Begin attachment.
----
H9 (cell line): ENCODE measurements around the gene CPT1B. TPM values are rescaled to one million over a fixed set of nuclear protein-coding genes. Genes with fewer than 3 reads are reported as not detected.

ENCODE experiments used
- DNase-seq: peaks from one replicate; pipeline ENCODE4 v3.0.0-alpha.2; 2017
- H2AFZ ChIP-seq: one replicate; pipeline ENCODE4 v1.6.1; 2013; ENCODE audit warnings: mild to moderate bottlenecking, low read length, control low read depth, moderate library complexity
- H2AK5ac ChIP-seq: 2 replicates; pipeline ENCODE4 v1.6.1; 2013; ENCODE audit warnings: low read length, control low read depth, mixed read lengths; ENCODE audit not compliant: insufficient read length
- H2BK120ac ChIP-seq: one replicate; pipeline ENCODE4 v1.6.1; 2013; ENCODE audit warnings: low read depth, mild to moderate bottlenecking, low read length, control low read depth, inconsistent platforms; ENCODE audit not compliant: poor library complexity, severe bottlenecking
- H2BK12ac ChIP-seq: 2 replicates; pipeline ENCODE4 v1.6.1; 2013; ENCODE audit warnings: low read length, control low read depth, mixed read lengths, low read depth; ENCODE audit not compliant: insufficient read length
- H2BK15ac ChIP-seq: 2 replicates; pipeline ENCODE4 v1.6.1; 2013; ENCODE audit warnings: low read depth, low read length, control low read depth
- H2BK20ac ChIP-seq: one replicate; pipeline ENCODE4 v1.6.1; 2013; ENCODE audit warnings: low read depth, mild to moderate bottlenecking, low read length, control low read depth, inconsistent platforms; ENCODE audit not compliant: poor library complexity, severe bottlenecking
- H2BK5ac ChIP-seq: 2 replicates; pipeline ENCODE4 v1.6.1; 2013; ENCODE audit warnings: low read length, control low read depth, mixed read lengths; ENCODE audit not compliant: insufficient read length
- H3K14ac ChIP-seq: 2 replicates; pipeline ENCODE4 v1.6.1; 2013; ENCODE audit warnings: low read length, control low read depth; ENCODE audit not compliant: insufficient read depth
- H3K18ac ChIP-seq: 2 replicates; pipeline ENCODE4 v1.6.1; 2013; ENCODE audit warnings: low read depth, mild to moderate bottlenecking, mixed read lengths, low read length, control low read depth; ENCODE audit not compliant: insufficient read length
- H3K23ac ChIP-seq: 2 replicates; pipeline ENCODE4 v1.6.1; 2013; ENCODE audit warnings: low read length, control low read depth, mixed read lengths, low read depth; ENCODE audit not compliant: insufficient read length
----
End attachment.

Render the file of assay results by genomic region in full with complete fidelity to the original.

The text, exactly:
H9 (cell line): ENCODE measurements around the gene CPT1B. TPM values are rescaled to one million over a fixed set of nuclear protein-coding genes. Genes with fewer than 3 reads are reported as not detected.

ENCODE experiments used
- DNase-seq: peaks from one replicate; pipeline ENCODE4 v3.0.0-alpha.2; 2017
- H2AFZ ChIP-seq: one replicate; pipeline ENCODE4 v1.6.1; 2013; ENCODE audit warnings: mild to moderate bottlenecking, low read length, control low read depth, moderate library complexity
- H2AK5ac ChIP-seq: 2 replicates; pipeline ENCODE4 v1.6.1; 2013; ENCODE audit warnings: low read length, control low read depth, mixed read lengths; ENCODE audit not compliant: insufficient read length
- H2BK120ac ChIP-seq: one replicate; pipeline ENCODE4 v1.6.1; 2013; ENCODE audit warnings: low read depth, mild to moderate bottlenecking, low read length, control low read depth, inconsistent platforms; ENCODE audit not compliant: poor library complexity, severe bottlenecking
- H2BK12ac ChIP-seq: 2 replicates; pipeline ENCODE4 v1.6.1; 2013; ENCODE audit warnings: low read length, control low read depth, mixed read lengths, low read depth; ENCODE audit not compliant: insufficient read length
- H2BK15ac ChIP-seq: 2 replicates; pipeline ENCODE4 v1.6.1; 2013; ENCODE audit warnings: low read depth, low read length, control low read depth
- H2BK20ac ChIP-seq: one replicate; pipeline ENCODE4 v1.6.1; 2013; ENCODE audit warnings: low read depth, mild to moderate bottlenecking, low read length, control low read depth, inconsistent platforms; ENCODE audit not compliant: poor library complexity, severe bottlenecking
- H2BK5ac ChIP-seq: 2 replicates; pipeline ENCODE4 v1.6.1; 2013; ENCODE audit warnings: low read length, control low read depth, mixed read lengths; ENCODE audit not compliant: insufficient read length
- H3K14ac ChIP-seq: 2 replicates; pipeline ENCODE4 v1.6.1; 2013; ENCODE audit warnings: low read length, control low read depth; ENCODE audit not compliant: insufficient read depth
- H3K18ac ChIP-seq: 2 replicates; pipeline ENCODE4 v1.6.1; 2013; ENCODE audit warnings: low read depth, mild to moderate bottlenecking, mixed read lengths, low read length, control low read depth; ENCODE audit not compliant: insufficient read length
- H3K23ac ChIP-seq: 2 replicates; pipeline ENCODE4 v1.6.1; 2013; ENCODE audit warnings: low read length, control low read depth, mixed read lengths, low read depth; ENCODE audit not compliant: insufficient read length